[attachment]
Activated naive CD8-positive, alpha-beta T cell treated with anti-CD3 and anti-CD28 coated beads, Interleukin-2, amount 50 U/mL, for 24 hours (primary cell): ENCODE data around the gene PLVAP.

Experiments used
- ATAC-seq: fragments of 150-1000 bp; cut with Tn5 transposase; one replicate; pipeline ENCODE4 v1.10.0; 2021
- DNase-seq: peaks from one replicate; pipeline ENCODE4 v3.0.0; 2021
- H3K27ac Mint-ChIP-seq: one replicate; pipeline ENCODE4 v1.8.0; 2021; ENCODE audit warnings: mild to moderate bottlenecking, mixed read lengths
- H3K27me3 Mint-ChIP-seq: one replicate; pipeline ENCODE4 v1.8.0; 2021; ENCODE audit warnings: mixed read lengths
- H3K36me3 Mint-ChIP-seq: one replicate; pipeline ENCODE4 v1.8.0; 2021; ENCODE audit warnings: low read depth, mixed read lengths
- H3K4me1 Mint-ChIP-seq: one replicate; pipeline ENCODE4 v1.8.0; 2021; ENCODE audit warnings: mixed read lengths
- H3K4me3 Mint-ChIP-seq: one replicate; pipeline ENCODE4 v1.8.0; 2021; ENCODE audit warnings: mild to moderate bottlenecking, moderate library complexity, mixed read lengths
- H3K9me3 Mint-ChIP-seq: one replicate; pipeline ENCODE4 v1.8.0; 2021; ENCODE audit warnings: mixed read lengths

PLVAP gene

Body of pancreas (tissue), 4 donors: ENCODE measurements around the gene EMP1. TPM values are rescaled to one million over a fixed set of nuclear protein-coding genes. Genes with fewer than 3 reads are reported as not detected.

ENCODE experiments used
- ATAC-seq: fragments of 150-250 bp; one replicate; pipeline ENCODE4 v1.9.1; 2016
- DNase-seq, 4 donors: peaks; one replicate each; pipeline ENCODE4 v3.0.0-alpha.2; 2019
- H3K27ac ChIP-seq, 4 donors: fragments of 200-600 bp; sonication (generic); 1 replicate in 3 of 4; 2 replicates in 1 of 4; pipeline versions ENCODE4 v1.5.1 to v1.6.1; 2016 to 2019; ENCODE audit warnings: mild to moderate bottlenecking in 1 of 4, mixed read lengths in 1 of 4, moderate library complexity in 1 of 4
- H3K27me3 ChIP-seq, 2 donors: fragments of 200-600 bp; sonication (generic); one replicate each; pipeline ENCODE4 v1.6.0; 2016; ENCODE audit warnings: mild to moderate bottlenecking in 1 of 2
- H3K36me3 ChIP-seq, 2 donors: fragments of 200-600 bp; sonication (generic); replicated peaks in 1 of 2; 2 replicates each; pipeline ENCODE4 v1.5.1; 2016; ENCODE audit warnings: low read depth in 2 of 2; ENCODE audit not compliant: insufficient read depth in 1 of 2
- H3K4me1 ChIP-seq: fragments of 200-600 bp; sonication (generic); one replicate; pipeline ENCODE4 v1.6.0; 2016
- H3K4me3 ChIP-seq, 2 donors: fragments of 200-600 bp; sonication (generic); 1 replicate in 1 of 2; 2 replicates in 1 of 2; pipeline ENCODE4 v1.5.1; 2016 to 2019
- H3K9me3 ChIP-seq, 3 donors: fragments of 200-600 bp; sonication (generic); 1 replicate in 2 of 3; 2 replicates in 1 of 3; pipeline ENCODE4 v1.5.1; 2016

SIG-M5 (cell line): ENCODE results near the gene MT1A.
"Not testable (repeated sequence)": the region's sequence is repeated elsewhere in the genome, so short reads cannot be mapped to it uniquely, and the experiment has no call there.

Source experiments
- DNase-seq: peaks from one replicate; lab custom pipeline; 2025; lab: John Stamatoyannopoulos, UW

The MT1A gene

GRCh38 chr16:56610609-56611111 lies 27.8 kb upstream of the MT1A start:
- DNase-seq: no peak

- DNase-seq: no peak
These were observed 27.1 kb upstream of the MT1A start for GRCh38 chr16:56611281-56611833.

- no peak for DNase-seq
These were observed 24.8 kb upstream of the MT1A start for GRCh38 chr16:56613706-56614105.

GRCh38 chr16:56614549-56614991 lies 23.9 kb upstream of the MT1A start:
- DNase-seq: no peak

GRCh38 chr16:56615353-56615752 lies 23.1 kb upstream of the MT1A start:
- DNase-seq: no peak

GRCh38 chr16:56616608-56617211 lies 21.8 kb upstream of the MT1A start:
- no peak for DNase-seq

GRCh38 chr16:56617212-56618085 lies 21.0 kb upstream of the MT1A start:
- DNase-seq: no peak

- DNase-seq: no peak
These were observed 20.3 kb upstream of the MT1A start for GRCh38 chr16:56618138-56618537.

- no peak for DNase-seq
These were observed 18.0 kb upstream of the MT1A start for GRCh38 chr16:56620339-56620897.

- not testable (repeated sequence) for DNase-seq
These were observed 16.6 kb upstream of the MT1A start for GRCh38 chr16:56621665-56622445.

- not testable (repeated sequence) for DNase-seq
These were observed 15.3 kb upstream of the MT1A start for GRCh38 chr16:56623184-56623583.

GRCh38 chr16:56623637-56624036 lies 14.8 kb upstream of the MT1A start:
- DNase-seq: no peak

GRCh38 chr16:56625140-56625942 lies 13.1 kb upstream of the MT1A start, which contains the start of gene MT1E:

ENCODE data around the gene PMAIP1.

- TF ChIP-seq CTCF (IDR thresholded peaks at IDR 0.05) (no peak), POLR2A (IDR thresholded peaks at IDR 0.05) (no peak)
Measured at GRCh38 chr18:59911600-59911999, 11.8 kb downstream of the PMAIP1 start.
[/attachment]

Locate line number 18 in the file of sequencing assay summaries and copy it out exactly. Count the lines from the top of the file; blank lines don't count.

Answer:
- H3K36me3 ChIP-seq, 2 donors: fragments of 200-600 bp; sonication (generic); replicated peaks in 1 of 2; 2 replicates each; pipeline ENCODE4 v1.5.1; 2016; ENCODE audit warnings: low read depth in 2 of 2; ENCODE audit not compliant: insufficient read depth in 1 of 2